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World charities unite for child survivors of tsunam

Aditi Tandon

Tribune News Service

London, November 24

Last years tsunami continues to bring a seemingly disjointed world together for the sake of its survivors. It has inspired a unique effort - one that does not seek to raise funds by appealing to people but seeks to bring them closer to the reality of those who survived natures fury.

It then inspires them to engage in the humanitarian task of reviving shattered lives - this time of children left high and dry on bruised coastlines across the world.

The effort centres round an unusual book conceived by a British-Indian who could no longer face the personal sense of guilt and powerlessness he felt. Anuj Goyal, former director of BBCs famous childrens programme Blue Peter and now a childrens author decided to inspire the worlds best childrens disaster relief charities to come together and ensure a long-term reconstruction of the lives of the tsunami survivors.

He got aid workers from UNICEF, SOS Children, Handicap International, Save the Children and Y Care to travel to the villages in India, Indonesia, Maldives, Thailand, Somalia and Sri Lanka and hunt for child survivors. He then got 16 of the worlds finest childrens authors to recount powerful tales of fear and survival, as narrated to eight aid workers by children who battled the tsunami and managed to escape it.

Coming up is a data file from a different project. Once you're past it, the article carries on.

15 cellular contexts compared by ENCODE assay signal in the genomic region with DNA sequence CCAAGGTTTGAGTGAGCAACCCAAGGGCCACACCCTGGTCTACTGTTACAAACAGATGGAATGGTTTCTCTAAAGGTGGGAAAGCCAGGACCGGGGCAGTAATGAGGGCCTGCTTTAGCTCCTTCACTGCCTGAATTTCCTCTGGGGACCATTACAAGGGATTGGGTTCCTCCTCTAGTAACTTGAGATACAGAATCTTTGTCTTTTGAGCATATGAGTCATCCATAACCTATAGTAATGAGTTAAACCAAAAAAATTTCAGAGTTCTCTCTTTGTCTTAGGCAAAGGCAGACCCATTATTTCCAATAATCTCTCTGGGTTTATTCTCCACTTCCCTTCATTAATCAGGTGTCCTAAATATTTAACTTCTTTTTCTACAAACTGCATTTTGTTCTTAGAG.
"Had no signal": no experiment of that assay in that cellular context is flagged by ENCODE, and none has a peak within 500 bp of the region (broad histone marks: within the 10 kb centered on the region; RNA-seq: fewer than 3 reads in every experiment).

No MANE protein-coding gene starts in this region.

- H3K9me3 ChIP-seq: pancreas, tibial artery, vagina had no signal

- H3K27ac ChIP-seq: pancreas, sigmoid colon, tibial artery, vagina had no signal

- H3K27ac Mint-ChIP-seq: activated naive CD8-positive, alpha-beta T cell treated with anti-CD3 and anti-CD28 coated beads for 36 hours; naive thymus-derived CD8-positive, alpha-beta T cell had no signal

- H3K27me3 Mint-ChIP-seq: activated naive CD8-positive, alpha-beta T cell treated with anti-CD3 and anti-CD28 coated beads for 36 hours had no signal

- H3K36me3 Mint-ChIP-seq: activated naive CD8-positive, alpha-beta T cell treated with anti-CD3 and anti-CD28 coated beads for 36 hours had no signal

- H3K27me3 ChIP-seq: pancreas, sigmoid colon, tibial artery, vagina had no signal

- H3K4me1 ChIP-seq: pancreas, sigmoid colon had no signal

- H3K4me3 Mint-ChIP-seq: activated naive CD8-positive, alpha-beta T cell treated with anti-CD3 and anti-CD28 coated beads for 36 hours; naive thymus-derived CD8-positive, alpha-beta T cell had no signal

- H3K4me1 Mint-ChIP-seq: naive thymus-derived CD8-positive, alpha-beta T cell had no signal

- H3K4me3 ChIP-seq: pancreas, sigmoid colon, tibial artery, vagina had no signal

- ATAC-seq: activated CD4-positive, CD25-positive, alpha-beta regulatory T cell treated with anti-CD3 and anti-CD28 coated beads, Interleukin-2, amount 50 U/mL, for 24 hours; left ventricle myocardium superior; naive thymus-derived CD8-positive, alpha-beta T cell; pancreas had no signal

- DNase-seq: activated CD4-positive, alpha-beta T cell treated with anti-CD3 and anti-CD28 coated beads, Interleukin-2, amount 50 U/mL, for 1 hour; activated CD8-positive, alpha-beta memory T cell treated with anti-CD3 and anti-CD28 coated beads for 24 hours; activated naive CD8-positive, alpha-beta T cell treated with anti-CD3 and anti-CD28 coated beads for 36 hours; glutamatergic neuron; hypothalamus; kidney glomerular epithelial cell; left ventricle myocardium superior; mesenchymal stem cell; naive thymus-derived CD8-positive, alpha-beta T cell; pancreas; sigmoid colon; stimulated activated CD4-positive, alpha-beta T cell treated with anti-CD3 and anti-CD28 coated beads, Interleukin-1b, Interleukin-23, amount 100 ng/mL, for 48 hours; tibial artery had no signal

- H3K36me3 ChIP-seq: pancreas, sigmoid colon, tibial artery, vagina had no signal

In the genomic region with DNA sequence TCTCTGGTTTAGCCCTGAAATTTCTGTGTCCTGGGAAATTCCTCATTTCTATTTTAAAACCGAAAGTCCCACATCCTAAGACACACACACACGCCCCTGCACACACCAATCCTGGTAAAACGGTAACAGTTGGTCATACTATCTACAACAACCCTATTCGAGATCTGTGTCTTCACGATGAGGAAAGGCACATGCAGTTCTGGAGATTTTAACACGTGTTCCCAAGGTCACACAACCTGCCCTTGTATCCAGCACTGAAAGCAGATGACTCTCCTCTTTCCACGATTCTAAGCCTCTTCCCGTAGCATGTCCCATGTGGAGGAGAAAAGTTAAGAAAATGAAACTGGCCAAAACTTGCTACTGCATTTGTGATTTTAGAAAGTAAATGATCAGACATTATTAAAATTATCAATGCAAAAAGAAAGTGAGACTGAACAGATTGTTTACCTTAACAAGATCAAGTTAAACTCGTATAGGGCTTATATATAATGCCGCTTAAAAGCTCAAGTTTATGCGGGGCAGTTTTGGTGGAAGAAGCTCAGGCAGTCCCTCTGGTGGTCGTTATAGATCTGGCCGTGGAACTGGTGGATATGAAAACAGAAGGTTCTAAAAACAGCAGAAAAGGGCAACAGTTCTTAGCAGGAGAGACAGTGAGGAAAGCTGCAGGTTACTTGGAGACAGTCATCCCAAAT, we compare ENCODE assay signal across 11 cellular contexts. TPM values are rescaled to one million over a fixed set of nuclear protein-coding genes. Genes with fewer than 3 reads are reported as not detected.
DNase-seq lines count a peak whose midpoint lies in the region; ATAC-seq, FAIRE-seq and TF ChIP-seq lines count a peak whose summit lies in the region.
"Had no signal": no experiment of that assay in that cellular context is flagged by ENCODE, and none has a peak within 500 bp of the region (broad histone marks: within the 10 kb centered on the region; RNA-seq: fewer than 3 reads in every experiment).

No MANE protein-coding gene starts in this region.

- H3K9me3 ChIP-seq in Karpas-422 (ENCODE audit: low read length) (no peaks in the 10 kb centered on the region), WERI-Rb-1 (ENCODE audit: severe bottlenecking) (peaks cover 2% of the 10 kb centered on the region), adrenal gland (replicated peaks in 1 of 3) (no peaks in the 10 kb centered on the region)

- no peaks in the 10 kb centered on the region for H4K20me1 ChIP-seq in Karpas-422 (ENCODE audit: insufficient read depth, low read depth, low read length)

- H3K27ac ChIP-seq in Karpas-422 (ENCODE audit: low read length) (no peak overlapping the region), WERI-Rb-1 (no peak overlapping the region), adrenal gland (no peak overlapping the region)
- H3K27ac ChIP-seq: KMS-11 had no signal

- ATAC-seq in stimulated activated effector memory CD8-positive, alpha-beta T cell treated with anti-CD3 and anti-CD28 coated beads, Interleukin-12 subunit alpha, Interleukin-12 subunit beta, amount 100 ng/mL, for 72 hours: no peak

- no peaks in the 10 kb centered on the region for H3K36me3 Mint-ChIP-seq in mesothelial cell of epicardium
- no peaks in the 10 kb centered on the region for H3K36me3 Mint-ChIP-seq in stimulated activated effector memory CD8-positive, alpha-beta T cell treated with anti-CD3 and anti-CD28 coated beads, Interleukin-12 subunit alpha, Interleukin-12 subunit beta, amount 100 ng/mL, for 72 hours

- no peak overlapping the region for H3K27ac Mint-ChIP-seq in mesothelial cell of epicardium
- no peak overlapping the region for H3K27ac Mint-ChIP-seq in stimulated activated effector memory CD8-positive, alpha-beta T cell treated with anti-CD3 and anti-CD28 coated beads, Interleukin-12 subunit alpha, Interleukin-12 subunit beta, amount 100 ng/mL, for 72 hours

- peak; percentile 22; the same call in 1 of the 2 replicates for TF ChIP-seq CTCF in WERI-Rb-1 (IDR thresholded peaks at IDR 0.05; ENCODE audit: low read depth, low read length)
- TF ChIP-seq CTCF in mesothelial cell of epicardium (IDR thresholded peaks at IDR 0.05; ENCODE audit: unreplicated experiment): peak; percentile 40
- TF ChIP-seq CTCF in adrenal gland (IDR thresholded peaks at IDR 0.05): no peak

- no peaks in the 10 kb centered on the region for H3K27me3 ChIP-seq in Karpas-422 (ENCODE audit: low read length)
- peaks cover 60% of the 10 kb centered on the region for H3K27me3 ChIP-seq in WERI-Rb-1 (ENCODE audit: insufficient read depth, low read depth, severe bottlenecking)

Over the past few months, the book titled Higher Ground has been selling phenomenally and is helping voluntary organisations get on with relief operations across affected landscapes. The first print order of 15,000 has been sold off, while the second special tsunami anniversary edition of the book is about to hit the racks. This one will be accompanied by a recorded version of the book in the shape of a CD that features readings of selected stories by world acclaimed artistes like Sean Bean, Dawn French, Stephen Fry, Van Klimer, Meera Syal and Jamie Theakston.


As for the book, it has been published by Chrysalis Childrens Books, UK, and features the maximum narratives four from India. While two of these are from the Andaman and Nicobar Islands, the other two are from the villages of Tamil Nadu.

A major launch of the book took place in the famous Warburg Gallery on October 6. The day further saw the opening of an exhibition of paintings sent in by a group of children who survived the tsunami in Sri Lanka. The exhibition is the result of efforts made by UK-based businessman Esmor Davies who is running two special schools in Sri Lanka for children who survived the tsunami.

The paintings (some of which are now adorning the prestigious Queens Robing Room in House of Lords) will be auctioned in March next year. Anuj Goyal is happy with the way these two events have unfolded. These events are uniquely designed, he says. Their objective is not just raising charity but helping the world know what happened on the shores of various countries that day, how these children fought an unrelenting nature and how barriers of caste and creed fell to pieces in the horrifying moments when death stared people in the face, he added.

http://www.tribuneindia.com/2005/20051125/world.htm
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